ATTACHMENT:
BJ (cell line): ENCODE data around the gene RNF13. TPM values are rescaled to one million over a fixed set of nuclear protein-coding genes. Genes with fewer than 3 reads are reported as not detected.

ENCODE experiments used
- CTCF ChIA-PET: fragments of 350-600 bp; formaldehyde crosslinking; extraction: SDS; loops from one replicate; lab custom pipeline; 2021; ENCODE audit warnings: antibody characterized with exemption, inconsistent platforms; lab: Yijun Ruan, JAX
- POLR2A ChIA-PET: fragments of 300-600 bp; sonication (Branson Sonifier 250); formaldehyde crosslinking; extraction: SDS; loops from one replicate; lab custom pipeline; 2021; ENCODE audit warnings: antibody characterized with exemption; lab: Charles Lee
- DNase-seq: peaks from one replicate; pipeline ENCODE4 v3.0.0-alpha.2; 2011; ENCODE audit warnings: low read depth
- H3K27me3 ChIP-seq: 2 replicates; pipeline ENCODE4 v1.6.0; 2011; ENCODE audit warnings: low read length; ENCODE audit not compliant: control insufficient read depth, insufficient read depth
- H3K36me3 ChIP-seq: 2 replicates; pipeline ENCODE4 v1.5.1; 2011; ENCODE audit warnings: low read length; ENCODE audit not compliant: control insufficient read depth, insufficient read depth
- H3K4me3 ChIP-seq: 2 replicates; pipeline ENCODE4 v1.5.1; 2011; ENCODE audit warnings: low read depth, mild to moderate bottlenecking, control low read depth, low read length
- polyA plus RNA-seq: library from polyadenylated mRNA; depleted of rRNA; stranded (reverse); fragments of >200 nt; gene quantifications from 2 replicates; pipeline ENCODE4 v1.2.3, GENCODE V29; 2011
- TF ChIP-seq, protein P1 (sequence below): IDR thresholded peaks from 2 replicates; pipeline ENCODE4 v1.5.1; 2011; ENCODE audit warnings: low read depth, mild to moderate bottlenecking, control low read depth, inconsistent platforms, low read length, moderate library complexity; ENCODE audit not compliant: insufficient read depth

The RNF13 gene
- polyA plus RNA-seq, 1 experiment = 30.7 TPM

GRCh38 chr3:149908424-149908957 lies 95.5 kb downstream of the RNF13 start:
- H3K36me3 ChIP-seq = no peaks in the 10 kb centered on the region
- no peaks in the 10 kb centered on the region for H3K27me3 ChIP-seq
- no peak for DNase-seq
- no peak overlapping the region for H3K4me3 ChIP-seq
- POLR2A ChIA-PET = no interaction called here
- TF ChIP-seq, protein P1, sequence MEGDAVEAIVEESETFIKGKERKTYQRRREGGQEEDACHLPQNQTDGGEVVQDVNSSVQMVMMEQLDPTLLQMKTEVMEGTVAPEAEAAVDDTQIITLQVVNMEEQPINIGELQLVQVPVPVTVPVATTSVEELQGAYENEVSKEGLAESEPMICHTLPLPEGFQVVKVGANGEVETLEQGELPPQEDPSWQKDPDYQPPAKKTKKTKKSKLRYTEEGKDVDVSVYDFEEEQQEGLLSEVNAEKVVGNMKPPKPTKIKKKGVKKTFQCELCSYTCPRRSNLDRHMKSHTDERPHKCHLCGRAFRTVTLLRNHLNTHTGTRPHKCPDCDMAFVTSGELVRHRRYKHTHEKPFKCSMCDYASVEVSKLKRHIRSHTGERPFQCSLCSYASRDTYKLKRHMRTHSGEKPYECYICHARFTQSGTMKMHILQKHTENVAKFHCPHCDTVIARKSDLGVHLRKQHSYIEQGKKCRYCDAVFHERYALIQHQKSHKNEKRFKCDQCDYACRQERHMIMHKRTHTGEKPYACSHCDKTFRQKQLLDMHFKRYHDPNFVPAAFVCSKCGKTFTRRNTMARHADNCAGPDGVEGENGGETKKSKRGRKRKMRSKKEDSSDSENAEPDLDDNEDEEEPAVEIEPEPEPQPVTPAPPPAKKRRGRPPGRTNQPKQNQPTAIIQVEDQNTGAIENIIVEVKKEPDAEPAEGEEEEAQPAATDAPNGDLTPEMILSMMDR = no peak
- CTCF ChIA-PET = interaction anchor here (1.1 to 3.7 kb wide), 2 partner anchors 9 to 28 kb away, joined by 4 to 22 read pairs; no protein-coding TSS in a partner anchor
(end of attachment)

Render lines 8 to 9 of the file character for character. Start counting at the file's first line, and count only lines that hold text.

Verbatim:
- H3K4me3 ChIP-seq: 2 replicates; pipeline ENCODE4 v1.5.1; 2011; ENCODE audit warnings: low read depth, mild to moderate bottlenecking, control low read depth, low read length
- polyA plus RNA-seq: library from polyadenylated mRNA; depleted of rRNA; stranded (reverse); fragments of >200 nt; gene quantifications from 2 replicates; pipeline ENCODE4 v1.2.3, GENCODE V29; 2011